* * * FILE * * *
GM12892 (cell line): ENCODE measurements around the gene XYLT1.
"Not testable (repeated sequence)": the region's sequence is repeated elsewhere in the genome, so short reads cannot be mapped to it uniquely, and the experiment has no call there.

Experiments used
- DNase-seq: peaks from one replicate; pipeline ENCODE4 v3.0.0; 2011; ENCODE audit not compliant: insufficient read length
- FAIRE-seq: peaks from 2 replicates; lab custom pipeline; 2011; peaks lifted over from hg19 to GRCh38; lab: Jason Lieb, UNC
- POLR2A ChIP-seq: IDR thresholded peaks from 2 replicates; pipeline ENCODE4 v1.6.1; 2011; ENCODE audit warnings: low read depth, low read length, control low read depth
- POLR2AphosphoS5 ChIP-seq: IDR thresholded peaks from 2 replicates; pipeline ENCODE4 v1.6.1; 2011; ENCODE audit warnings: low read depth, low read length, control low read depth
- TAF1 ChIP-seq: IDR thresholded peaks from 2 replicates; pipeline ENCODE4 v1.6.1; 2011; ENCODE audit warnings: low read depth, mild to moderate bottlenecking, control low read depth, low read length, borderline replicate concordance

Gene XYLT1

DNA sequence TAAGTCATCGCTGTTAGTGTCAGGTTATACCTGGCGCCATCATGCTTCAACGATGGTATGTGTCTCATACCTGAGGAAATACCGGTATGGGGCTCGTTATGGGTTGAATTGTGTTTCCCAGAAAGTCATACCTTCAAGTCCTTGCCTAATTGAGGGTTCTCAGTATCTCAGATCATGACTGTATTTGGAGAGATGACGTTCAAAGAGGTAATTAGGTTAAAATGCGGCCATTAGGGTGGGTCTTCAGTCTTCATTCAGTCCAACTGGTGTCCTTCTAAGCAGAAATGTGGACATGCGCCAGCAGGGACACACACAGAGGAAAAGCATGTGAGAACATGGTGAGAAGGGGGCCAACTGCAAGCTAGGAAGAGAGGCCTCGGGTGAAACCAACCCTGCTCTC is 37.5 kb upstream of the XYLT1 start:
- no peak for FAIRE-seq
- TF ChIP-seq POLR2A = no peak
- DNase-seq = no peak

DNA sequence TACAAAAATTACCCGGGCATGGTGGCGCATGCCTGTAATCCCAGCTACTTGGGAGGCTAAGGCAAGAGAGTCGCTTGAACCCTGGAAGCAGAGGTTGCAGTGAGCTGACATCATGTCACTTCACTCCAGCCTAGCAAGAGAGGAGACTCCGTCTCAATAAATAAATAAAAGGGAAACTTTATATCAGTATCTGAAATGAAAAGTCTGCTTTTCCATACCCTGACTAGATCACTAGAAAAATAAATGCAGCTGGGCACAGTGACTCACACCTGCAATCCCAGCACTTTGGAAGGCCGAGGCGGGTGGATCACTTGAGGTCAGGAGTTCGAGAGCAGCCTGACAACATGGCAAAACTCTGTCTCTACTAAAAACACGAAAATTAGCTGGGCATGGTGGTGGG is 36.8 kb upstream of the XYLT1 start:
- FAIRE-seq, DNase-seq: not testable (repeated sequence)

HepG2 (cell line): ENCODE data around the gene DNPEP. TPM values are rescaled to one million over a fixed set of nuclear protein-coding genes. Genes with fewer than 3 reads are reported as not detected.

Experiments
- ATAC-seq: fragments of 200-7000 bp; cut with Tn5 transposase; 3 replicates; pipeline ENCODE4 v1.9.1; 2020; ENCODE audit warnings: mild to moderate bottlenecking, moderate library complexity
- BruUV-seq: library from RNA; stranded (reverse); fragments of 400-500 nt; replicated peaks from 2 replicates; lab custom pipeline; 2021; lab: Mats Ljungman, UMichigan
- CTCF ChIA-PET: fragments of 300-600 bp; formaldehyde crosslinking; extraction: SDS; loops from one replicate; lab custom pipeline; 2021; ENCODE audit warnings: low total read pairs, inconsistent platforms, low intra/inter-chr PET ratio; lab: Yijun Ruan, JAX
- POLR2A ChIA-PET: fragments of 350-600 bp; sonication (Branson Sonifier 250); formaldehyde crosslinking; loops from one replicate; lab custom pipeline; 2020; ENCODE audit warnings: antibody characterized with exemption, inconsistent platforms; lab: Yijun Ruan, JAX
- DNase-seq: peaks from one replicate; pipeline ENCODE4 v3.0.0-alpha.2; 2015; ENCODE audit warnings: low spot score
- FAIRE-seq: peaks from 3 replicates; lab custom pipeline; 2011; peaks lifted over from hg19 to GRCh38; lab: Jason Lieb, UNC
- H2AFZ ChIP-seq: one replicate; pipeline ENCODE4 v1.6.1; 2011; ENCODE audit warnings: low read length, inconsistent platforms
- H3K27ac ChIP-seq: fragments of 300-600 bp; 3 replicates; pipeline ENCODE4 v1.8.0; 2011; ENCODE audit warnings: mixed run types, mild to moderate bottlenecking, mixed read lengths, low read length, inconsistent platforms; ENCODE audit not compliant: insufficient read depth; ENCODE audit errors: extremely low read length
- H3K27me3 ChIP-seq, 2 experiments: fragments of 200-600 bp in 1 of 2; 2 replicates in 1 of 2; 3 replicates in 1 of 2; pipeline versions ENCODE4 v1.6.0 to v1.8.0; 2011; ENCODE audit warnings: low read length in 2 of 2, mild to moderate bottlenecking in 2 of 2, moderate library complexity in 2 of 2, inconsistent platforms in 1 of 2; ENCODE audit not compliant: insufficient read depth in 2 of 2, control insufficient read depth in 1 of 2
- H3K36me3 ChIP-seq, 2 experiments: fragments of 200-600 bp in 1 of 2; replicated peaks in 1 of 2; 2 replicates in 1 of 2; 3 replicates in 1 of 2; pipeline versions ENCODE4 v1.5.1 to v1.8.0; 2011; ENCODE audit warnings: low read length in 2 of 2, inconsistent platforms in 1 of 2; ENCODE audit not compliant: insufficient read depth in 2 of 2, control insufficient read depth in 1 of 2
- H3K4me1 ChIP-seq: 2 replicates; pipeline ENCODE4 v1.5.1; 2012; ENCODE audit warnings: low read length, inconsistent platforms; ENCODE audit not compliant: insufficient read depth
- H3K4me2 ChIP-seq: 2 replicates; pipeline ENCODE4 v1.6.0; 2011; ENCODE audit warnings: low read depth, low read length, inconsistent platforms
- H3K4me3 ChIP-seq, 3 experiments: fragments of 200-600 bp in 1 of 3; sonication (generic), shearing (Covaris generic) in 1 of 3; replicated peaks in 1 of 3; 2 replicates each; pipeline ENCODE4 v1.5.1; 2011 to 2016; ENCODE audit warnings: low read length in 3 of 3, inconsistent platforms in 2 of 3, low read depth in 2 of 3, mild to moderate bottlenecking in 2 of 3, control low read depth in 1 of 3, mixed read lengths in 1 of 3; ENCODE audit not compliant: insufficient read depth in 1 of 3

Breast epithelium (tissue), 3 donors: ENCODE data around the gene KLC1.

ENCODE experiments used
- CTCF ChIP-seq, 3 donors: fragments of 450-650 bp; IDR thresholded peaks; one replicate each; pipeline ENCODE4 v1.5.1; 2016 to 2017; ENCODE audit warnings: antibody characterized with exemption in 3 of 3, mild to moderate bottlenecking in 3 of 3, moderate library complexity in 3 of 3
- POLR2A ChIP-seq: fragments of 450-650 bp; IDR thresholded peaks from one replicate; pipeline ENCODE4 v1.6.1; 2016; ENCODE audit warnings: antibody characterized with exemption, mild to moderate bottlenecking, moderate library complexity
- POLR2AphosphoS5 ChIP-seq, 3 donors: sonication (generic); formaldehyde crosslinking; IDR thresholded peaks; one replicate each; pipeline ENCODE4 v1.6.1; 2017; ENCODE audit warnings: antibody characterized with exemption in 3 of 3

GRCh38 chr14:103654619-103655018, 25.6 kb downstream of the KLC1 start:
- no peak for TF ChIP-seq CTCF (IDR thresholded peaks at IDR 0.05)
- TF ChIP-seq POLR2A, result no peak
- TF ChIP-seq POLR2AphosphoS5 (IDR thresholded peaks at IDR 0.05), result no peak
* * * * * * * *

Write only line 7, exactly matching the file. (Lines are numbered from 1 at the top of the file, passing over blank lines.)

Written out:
- POLR2AphosphoS5 ChIP-seq: IDR thresholded peaks from 2 replicates; pipeline ENCODE4 v1.6.1; 2011; ENCODE audit warnings: low read depth, low read length, control low read depth